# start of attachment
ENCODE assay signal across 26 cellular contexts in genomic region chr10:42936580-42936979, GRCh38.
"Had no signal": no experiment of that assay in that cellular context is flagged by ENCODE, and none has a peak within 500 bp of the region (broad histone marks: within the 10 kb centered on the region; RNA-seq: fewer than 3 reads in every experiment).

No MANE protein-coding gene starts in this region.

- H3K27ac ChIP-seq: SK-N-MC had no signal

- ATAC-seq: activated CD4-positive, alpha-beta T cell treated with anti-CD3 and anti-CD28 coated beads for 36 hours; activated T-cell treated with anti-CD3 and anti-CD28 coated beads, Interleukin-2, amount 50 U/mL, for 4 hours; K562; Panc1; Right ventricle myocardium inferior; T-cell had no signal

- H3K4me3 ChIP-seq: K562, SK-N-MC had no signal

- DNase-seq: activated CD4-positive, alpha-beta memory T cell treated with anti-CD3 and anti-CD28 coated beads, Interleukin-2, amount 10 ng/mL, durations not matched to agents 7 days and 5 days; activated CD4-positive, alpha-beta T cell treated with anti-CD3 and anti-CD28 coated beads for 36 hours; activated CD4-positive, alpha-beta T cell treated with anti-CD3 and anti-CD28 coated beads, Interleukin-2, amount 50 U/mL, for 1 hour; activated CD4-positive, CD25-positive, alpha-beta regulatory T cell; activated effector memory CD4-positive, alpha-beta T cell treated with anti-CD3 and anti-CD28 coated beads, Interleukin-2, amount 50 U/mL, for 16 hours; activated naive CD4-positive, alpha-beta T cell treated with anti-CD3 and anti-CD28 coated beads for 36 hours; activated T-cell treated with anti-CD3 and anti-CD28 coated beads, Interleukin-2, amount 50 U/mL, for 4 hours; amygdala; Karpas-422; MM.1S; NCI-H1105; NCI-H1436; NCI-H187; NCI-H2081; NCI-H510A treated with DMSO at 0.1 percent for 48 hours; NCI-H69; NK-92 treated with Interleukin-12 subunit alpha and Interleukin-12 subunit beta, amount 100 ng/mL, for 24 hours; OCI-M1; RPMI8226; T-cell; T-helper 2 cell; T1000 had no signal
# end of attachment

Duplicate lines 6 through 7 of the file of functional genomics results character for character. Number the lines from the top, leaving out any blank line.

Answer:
- H3K4me3 ChIP-seq: K562, SK-N-MC had no signal

- DNase-seq: activated CD4-positive, alpha-beta memory T cell treated with anti-CD3 and anti-CD28 coated beads, Interleukin-2, amount 10 ng/mL, durations not matched to agents 7 days and 5 days; activated CD4-positive, alpha-beta T cell treated with anti-CD3 and anti-CD28 coated beads for 36 hours; activated CD4-positive, alpha-beta T cell treated with anti-CD3 and anti-CD28 coated beads, Interleukin-2, amount 50 U/mL, for 1 hour; activated CD4-positive, CD25-positive, alpha-beta regulatory T cell; activated effector memory CD4-positive, alpha-beta T cell treated with anti-CD3 and anti-CD28 coated beads, Interleukin-2, amount 50 U/mL, for 16 hours; activated naive CD4-positive, alpha-beta T cell treated with anti-CD3 and anti-CD28 coated beads for 36 hours; activated T-cell treated with anti-CD3 and anti-CD28 coated beads, Interleukin-2, amount 50 U/mL, for 4 hours; amygdala; Karpas-422; MM.1S; NCI-H1105; NCI-H1436; NCI-H187; NCI-H2081; NCI-H510A treated with DMSO at 0.1 percent for 48 hours; NCI-H69; NK-92 treated with Interleukin-12 subunit alpha and Interleukin-12 subunit beta, amount 100 ng/mL, for 24 hours; OCI-M1; RPMI8226; T-cell; T-helper 2 cell; T1000 had no signal